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Editorial Results (free)

1. What's New - and What's Next - at The Daily News -

Recently, I saw a complete stranger reading a printed edition of The Memphis News in a restaurant downtown. I have always loved to see people picking up and reading our papers. This time, though, watching this man read through our paper was bittersweet. I knew – in a way he didn’t – that he held one of the last issues of a paper to be called The Memphis News.

2. Last Word: Trader Joe's, Bredesen at Rhodes and Haslam on Memphis -

Here comes Trader Joe’s with a Friday opening in Germantown after lots of mystery and delays and changes for what is a pretty simple concept. For so many of us, this has been a long-hoped for goal. It’s kind of up there with smuggling in Coors beer from the west in the 70s before it became available everywhere and Coors had a brewery here.

3. Bredesen Defends Wait-And-See Stand on Kavanaugh Nomination -

Democratic U.S. Senate contender Phil Bredesen met a crowd of 500 at Rhodes College Thursday, Sept. 13, that consisted mostly of supporters on what was originally planned as a debate with Republican rival Marsha Blackburn. Blackburn bowed out of the debate.

4. Bredesen Defends Wait-And-See Stand on Kavanaugh Nomination -

Democratic U.S. Senate contender Phil Bredesen met a crowd of 500 at Rhodes College Thursday, Sept. 13, that consisted mostly of supporters on what was originally planned as a debate with Republican rival Marsha Blackburn. Blackburn bowed out of the debate.

5. Tenn. Walmart Associates Receive $5.2M in Bonuses -

Walmart associates in Tennessee received more than $5.2 million in second-quarter bonuses Sept. 5, the company announced.

There are about 41,000 Walmart associates in Tennessee. As of Aug. 15, Walmart reported an average wage of $13.92 for full-time hourly associates in its Tennessee discount stores, supercenters and neighborhood markets.

6. Bulgarian Man Sentenced For Defrauding FedEx -

A Bulgarian national has been sentenced to 37 months in federal prison for a mail fraud scheme involving FedEx Corp., according to U.S. Attorney for the Western District of Tennessee D. Michael Dunavant.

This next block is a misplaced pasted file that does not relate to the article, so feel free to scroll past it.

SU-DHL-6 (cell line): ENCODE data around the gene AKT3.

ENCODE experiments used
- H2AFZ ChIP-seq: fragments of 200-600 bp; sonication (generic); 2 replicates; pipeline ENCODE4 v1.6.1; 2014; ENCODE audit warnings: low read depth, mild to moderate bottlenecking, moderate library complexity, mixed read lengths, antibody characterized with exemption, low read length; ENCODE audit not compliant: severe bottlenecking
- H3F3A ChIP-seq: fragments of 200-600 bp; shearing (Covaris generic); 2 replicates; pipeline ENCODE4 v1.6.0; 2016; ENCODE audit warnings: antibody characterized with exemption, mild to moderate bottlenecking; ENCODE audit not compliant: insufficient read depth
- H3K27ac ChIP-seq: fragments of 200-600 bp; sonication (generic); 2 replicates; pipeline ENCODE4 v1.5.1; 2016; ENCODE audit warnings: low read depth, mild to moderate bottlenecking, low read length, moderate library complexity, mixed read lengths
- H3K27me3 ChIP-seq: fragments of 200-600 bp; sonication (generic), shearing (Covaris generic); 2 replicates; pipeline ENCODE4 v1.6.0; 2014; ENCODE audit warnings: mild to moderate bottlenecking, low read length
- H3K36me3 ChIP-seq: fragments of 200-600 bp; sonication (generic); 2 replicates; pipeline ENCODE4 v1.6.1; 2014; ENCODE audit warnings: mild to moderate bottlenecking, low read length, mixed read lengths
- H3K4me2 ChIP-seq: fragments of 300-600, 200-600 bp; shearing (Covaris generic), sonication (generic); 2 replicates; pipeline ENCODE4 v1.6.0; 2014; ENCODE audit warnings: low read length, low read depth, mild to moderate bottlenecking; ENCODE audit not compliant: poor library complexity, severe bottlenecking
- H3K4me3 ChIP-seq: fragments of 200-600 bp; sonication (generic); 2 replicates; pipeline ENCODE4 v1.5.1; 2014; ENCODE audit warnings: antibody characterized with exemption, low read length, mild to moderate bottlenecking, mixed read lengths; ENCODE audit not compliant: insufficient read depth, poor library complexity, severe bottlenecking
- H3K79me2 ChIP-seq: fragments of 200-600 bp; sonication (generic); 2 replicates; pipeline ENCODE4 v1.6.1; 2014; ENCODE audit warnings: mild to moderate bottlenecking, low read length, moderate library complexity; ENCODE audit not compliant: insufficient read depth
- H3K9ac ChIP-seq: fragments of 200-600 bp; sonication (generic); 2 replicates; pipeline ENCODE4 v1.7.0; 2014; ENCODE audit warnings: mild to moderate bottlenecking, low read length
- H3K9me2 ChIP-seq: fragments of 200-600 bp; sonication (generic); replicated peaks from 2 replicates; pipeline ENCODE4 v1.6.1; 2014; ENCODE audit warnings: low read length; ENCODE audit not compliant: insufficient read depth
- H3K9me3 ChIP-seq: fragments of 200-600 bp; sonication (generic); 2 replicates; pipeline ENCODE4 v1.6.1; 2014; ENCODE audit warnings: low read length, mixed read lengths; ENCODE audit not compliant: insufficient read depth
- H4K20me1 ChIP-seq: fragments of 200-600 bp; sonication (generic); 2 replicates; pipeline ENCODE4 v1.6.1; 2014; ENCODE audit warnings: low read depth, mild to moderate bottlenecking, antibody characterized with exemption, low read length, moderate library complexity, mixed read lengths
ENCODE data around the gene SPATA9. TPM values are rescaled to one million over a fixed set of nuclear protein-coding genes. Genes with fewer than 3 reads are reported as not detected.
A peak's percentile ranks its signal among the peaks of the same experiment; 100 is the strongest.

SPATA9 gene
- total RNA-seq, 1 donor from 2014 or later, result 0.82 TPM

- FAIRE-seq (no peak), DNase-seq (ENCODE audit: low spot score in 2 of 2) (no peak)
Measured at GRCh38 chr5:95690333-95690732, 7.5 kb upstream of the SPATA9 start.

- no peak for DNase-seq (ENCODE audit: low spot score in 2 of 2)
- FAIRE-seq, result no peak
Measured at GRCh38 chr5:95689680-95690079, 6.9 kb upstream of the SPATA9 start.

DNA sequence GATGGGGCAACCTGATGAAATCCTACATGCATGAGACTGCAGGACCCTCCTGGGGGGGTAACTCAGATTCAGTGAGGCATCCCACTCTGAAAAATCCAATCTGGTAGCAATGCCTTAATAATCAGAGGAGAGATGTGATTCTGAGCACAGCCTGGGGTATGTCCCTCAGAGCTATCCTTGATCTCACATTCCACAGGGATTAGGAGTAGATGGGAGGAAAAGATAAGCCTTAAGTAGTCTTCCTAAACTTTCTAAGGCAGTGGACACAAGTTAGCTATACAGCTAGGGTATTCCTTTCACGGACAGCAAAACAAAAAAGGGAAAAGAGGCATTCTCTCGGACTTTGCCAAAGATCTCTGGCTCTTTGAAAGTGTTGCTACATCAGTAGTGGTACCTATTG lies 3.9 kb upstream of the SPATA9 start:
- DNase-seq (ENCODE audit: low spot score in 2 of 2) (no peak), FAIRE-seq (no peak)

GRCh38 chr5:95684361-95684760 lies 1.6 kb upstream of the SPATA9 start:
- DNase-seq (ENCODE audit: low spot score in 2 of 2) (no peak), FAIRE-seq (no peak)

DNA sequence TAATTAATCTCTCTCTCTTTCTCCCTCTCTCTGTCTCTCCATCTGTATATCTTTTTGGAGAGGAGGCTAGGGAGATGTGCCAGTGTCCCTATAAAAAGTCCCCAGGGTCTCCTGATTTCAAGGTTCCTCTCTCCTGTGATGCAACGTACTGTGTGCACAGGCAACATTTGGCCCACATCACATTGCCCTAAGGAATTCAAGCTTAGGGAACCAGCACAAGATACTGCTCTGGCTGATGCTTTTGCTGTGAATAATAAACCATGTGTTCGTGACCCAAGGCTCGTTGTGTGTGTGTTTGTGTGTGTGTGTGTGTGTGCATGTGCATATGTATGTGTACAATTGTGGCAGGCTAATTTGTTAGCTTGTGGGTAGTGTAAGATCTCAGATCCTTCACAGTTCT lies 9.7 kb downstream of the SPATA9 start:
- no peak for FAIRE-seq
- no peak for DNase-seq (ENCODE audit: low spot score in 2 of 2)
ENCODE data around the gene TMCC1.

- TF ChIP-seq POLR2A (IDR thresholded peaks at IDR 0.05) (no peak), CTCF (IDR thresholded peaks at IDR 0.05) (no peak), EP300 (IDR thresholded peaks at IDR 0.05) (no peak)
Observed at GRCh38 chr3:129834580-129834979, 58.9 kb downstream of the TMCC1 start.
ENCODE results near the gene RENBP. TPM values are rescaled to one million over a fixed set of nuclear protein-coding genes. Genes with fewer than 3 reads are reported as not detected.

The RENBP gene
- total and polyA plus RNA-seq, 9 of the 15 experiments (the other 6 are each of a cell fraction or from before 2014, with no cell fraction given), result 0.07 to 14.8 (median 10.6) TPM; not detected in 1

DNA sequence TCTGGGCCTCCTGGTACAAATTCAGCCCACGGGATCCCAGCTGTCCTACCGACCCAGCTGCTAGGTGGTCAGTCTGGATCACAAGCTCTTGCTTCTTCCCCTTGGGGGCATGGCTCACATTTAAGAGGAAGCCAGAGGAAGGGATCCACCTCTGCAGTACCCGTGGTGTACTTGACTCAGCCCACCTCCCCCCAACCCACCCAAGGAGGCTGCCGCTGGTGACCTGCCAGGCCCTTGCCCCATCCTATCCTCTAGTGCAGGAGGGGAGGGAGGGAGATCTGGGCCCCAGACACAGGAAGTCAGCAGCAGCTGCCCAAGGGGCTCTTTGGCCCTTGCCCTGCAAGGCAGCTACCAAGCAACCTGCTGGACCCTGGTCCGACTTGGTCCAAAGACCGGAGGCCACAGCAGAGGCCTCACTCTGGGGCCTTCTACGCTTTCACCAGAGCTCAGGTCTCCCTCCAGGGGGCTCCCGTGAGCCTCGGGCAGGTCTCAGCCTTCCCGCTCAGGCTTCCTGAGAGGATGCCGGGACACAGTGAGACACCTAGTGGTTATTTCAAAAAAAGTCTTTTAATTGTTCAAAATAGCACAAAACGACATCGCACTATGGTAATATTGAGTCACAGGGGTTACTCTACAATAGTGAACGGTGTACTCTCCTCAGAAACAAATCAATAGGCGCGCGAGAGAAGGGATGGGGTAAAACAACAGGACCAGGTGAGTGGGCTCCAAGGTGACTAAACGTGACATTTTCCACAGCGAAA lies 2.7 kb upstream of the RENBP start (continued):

7. Memphis Grizzlies to Hold Training Camp Sept. 25-28 -

The Memphis Grizzlies announced that the team will hold its 2018 training camp Sept. 25-28 at its practice facility inside FedExForum. This marks the 12th time since relocating from Vancouver in 2001 that the Grizzlies have held their training camp in Memphis. The team has also hosted camp in Barcelona, Spain (2003), Malaga, Spain (2007), Birmingham, Alabama (2009), Nashville, Tennessee (2013), San Diego, California (2014) and Santa Barbara, California (2015).

8. Events -

The Levitt Shell’s Orion Free Music Concert Series continues its fall season this week with a lineup that includes Black Umfolosi (Thursday, Sept. 13), Snowglobe with Star & Micey (Friday, Sept. 14), Rhodes Jazz Night with Joyce Cobb (Saturday, Sept. 15) and Those Pretty Wrongs (Sunday, Sept. 16). All concerts begin at 7 p.m. at the shell, located in Overton Park, 1928 Poplar Ave. Visit levittshell.org for the complete fall lineup.

9. Journeyman Tight End Still Awaiting Big Break -

“Next man up” is an old football adage invoked after a key player’s injury.

It must have come to mind Sunday evening for Titans practice squad tight end Jerome Cunningham, who has been released 10 times while waiting for the chance to be the “next man up” on an NFL roster.

10. Unusual College Career Leads ETSU’s Gatewood to Neyland -